Rear Main Rope Seal – Alternatives For Many Older Engines

Rear Main Rope Seal - Alternatives For Many Older Engines
Rear Main Rope Seal - Alternatives For Many Older Engines

Firstly, using a rear main rope seal, is almost a thing of the past and has greatly diminished in use.

So, the rear main rope seal worked well in its time, as long as you completely understood the installation process.

As a result, the installation technique has slowly been lost, as they diminished in use. Furthermore, many younger installers, did not learn the technique. Because, the procedure was just far less common.

Subsequently, the rear main rope seal installition was passed back, to the seasoned mechanic.

Rear Main Rope Seal
Rear Main Rope Seal

Because, they usually had the experience doing them once before.

Therefore, as time went by, mechanics and engine rebuilders, slowly came up with alternative seals to make the job easier.

As a result, the list of alternative seals, has been growing with good success, solving problems, saving time and money.

But, don’t get me wrong, there is still a need, for a variety reasons:

  • Because, there is no alternative seal available.
  • For instance, your doing a repair or rebuild and you just want to keep it original.
  • For example, the rope seal may be used in a timing cover.
  • Finally, many water pumps, have used rope type seals.

So, whatever the reason, they will never completely go away. And, because they are getting less common, todays mechanics, my not even know what they are.

So, it has taken many years to collect this information. Consequently, this information is feedback, from people like you. People tell us these seals have worked fine for them, but will they work for you? Furthermore, there is no guarantee that they will work 100% of the time. However, the seals listed below, have proven to be the most successful.

Normal Split Seal Installation Instructions

Split Seal Type
Split Seal Type

During installation, offset or rotate each seal half ¼ to 3/8″ from the main cap parting line. Then, place a dab of anaerobic gel, on the ends of the seals that will butt together. In addition, lubricate the seal lip with, straight 50W oil or a bearing assembly lube. Above all, use a lube that will stay in place, until the engine is started.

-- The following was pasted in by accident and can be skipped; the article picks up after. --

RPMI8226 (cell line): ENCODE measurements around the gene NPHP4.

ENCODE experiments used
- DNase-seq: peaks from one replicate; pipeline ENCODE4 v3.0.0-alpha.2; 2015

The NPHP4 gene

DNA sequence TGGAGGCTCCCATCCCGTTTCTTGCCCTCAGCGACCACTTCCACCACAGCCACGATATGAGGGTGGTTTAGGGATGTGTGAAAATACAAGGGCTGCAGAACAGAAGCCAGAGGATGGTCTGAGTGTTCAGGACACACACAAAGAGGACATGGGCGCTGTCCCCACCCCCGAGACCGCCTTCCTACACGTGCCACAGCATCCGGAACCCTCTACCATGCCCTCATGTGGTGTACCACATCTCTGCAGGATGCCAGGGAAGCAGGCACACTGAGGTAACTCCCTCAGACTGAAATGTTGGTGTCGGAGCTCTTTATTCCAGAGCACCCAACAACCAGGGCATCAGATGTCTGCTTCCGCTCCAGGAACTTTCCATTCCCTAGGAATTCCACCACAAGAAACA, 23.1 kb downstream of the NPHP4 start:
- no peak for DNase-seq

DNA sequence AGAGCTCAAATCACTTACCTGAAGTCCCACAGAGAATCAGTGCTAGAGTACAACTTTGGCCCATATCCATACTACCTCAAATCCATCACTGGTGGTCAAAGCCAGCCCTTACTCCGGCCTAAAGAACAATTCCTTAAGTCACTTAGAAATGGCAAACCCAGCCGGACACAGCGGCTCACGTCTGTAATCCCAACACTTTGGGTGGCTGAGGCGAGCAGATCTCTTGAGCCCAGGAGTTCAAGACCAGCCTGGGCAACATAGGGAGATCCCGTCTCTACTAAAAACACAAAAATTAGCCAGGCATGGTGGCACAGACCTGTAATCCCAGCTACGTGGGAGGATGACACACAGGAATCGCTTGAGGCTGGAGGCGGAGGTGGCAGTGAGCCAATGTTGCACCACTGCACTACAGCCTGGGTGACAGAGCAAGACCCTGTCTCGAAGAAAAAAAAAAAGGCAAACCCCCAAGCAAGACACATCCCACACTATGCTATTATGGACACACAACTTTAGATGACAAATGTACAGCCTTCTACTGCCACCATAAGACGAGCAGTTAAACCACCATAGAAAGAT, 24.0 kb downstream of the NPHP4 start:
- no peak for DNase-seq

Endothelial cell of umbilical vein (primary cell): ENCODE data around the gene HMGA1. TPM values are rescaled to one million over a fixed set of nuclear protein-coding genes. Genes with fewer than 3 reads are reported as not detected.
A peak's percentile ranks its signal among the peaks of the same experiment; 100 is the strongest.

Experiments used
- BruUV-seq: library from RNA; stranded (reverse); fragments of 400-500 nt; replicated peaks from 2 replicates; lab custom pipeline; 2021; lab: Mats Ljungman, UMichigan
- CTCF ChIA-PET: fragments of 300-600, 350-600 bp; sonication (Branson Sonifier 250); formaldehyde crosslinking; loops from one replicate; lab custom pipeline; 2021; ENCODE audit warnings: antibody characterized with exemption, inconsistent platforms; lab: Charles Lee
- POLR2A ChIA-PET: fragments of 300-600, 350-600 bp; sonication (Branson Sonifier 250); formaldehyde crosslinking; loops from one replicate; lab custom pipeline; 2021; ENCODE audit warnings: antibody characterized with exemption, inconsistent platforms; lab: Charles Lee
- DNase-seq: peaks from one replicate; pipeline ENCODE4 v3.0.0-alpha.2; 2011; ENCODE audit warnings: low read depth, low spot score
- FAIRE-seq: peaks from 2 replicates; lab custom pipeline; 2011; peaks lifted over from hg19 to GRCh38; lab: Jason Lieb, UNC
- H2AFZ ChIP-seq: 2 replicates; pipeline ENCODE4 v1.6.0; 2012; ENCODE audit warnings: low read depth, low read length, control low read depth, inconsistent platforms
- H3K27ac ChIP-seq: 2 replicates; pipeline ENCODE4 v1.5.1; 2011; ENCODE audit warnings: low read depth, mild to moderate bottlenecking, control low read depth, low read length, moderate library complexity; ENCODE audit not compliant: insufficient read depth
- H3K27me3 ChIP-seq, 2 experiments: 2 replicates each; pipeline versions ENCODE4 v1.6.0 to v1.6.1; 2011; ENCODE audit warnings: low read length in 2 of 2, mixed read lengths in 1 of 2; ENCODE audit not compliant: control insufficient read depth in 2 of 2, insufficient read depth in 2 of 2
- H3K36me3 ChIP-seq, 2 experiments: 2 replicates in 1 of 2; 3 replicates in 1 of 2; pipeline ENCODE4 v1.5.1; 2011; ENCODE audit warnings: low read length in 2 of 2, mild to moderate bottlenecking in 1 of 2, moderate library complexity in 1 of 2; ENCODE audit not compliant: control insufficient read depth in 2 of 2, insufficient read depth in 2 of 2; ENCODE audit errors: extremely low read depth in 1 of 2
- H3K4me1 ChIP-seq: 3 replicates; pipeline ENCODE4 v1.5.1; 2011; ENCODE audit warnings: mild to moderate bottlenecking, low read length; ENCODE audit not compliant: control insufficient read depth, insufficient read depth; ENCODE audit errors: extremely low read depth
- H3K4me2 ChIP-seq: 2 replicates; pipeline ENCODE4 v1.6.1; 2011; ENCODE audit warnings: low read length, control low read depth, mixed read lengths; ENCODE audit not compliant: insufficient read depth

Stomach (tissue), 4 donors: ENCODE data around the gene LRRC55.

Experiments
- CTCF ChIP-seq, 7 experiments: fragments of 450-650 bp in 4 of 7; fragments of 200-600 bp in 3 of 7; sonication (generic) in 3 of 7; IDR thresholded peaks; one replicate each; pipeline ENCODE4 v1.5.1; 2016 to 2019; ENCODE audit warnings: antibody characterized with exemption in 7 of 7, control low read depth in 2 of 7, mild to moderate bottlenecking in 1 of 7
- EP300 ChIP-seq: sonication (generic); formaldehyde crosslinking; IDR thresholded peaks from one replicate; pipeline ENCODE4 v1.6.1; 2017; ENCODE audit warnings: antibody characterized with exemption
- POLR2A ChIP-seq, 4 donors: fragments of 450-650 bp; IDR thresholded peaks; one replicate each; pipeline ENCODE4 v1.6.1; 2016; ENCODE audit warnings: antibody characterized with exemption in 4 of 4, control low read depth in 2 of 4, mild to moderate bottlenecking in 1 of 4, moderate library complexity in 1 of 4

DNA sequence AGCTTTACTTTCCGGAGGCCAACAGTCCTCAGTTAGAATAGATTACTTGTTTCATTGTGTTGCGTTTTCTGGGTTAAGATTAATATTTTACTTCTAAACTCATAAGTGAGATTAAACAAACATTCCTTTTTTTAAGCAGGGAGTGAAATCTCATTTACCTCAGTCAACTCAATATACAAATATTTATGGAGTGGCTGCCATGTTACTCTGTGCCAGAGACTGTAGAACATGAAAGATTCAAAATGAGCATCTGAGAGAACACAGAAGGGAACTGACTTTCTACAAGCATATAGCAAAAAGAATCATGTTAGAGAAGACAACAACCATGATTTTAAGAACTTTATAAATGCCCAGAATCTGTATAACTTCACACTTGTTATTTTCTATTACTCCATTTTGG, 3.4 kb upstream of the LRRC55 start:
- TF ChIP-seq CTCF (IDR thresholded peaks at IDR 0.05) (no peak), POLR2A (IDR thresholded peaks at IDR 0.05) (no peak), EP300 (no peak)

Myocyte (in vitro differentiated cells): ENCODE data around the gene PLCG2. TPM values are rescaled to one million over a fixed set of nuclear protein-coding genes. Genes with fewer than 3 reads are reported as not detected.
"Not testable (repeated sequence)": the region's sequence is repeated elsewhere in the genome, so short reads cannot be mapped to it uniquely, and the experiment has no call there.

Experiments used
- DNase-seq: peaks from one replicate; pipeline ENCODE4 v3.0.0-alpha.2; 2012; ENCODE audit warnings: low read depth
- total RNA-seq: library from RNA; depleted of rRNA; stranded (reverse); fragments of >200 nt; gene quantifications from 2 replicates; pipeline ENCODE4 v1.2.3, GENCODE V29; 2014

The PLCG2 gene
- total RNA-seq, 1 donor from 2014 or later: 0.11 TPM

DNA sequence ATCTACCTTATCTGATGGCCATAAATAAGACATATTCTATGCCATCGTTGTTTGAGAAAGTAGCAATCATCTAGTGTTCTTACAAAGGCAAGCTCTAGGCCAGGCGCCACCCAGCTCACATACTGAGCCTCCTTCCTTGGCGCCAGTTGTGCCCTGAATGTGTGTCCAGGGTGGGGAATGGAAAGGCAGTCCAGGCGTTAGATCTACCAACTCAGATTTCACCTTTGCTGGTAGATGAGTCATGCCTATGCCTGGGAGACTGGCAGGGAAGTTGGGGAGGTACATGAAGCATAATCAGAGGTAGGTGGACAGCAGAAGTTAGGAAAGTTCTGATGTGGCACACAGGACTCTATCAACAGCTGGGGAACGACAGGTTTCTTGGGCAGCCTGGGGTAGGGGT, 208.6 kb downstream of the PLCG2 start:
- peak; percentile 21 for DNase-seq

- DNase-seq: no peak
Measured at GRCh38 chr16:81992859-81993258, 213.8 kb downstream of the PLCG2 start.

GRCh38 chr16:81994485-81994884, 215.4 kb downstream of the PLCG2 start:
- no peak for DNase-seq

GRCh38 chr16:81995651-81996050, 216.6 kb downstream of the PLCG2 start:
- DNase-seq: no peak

Also, most seal manufacturers, do not recommend using white grease. Because, there have been way too many failures. As a result, of dry startups.

This is especially true in rebuilt engines, that sit on the shelf for long periods of time. So, have you ever seen a Ford 390 or 460 tear the whole lip off the seal. As a result, of being dry, it stuck to the crankshaft.

The Following Is A Suggested List, Of Rear Main Rope Seal Alternatives

Split Seal Type
Split Seal Type

In short, this list will show all the information you need:

  • Firstly, the application of the engine you are working on.
  • Then, the application of the engine the alternative seal came from.
  • Finally, the part numbers from major gasket and seal providers.


Working On Came From Detroit Enginetech Felpro Rol Victor
Buick 231 Jeep 225 17200 S-1389 BS40613 RS29470 JV742V
Buick 350 Ford 460 17043 N/A BS40032 RS29130 JV618
Buick 400 430 455 Ford 200 17042 N/A BS30135 RS29050 JV730
*GM 265 283 GM250 17053 S-0629 BS13241 RS29005 *JV728
* Install a .090″ (2.290 mm) diameter wire in the groove, behind the seal.
Caddy 265 Dodge 318 17032 S1196 BS40245 RS29040 JV606
Ford 312 Dodge 318 17032 S-1196 BS40245 RS29040 JV606
Olds 260 307 330 350 403 Ford 292 17175 N/A BS6141 RS29310 N/A
Olds 350D 400 425 455 Ford 460 17043 N/A BS40032 RS29130 JV618
Pont 301 Ford 460 17043 N/A BS40032 RS29130 JV618
Pont 350 GMC 637 17091 N/A BS40048 N/A JV616
Pont 455 Caddy 500 17008 N/A BS40012 RS29115 JV600

NOTE: It has also been reported that, replacing the timing cover rope seal, has proven effective on 455 Buick engines.

Use National Seal Part #450446
Use National Seal Part #450446

Use National seal Part #450446

However, there are engines that use, rope anti-rotation holes in the block and cap. Consequently, they need to be filled with (RTV) and let dry overnight.


So, today’s rear main rope seals, are not as effective at controlling oil as they once were.

Unfortunately, many things have impacted the use of rope seals:

  • Consequently, new environmental laws, limit the use of asbestos and other materials.
  • Also, the efforts of manufacturers, to limit part numbers.
  • Furthermore, by manipulating the dimensions of the seal to fit as many applications as possible.

As a result, the market for rope seals, has greatly diminished. Finally, compromises are often made, in order to offer a cost-effective product.

Thank You !